I HAVE a spine, but I don’t have a face; I am not clothing, but I’m stored in a case. What am I? Answer: A book of riddles.
Now, Exeter Cathedral is appointing a Riddler in Residence to interpret its own 1000-year-old book of riddles for a young audience of today. The Exeter Book, as it is known, was compiled by tenth-century clerics and includes saints’ lives and 95 euphemistic riddles — some bawdy — about the human condition in Anglo-Saxon England.
The Riddler could be a poet, writer, storyteller, spoken-word artist, or lyricist. During their seven-week residency, which starts on 31 January, the person appointed will lead workshops with young people to explore topics in the book which are still relevant today.
“The Exeter Book contains universal human themes which remain as relevant now as they were at the time of its creation, over a thousand years ago” Exeter Cathedral’s community-outreach and -partnership officer, Bryher Mason, said. “We will be asking our Riddler to explore those themes with young people, and together to look at their contemporary resonance. From nature to climate change, the search for identity, home, and new experiences — the themes are all in there, just waiting to be released.”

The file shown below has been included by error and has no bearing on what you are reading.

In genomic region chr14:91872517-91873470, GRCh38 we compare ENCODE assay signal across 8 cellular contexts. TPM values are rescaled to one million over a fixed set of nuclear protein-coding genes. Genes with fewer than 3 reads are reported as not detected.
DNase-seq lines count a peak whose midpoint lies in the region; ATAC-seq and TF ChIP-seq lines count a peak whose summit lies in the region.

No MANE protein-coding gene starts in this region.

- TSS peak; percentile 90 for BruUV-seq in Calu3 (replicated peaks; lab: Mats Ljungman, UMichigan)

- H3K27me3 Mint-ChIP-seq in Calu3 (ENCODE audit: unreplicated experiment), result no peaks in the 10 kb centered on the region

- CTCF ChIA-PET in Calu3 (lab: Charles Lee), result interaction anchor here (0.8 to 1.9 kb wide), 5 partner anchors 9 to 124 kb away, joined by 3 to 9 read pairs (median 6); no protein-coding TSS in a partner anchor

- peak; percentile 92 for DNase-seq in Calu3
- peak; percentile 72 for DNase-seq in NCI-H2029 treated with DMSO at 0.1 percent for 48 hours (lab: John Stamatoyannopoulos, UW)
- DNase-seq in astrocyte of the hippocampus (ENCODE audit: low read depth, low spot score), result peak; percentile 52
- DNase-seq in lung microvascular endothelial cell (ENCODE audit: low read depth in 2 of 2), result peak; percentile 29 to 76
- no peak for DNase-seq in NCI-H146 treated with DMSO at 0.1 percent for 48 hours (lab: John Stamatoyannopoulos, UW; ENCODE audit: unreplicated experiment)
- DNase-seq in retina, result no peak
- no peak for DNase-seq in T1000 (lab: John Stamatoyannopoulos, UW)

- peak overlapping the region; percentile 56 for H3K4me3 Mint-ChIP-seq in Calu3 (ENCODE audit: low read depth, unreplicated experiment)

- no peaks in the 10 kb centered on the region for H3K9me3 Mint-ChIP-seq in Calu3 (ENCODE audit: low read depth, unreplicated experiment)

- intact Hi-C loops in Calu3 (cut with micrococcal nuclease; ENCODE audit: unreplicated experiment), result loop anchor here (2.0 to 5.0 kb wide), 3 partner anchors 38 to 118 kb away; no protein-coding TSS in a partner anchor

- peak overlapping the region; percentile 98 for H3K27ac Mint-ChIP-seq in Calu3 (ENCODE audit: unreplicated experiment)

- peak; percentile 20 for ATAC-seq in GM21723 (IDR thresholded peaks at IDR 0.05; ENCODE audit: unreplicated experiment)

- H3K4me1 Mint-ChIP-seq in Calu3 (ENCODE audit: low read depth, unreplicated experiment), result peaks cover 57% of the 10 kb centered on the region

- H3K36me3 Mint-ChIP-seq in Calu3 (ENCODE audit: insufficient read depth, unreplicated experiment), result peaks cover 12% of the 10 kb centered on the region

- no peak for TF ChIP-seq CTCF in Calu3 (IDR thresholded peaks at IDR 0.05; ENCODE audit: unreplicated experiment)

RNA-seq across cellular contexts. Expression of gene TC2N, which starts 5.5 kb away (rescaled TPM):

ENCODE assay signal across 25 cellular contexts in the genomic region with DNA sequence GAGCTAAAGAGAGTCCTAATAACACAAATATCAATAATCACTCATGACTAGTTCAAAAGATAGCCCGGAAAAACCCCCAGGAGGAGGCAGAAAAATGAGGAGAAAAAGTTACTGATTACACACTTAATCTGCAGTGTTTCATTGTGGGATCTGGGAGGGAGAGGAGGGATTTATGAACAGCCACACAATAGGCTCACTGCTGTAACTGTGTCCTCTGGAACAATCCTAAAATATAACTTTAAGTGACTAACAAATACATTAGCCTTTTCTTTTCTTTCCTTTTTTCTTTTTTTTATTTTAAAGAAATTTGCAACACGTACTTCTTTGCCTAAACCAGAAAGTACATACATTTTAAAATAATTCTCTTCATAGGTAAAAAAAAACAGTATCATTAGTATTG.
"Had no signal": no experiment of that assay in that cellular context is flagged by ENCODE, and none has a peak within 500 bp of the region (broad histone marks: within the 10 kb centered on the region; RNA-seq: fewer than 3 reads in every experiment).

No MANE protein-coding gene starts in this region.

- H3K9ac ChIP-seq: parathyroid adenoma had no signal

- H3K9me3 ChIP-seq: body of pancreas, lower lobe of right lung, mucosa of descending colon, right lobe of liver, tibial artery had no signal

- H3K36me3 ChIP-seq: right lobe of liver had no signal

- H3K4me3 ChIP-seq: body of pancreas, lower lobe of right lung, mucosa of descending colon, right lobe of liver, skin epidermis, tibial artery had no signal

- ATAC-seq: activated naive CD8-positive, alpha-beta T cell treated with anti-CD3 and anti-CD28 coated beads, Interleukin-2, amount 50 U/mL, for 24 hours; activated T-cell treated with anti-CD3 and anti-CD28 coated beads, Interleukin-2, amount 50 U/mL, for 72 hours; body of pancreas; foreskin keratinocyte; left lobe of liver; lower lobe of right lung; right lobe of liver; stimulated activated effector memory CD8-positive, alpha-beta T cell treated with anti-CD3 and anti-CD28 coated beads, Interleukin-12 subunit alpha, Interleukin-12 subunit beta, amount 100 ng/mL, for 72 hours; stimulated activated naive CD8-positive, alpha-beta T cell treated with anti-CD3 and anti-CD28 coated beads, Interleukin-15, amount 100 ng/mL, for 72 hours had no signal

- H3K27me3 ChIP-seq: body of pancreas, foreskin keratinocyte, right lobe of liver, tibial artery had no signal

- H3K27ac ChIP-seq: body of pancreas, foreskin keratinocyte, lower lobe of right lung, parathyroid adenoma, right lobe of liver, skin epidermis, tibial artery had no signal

The project is funded by an Arts Council England National Lottery Project Grant, and developed in partnership with the Plymouth charity Literature Works.
Exeter has held the book since soon after the Norman Conquest of 1066. It is one of four manuscript volumes thought to preserve almost all surviving English Anglo-Saxon literature.
Written exclusively in verse, it brings together poems as short as one line and as long as 25 pages. “Topics vary widely, from religious praise poetry to musings on obscene vegetables, from the highest of high art to the lowest of the low,” Dr Megan Cavell, an authority on Old English literature at Birmingham University, said. “Whether read or recited aloud, riddles were clearly a popular form among the monastic communities producing manuscripts.”
One describes the biting of a bookworm as thoughtless thievery, which, Dr Cavell said, provides a lesson about the dangers of consuming knowledge without understanding it. “Despite it being written down over 1000 years ago, the poem contains a timeless message that I am sure we can all appreciate.”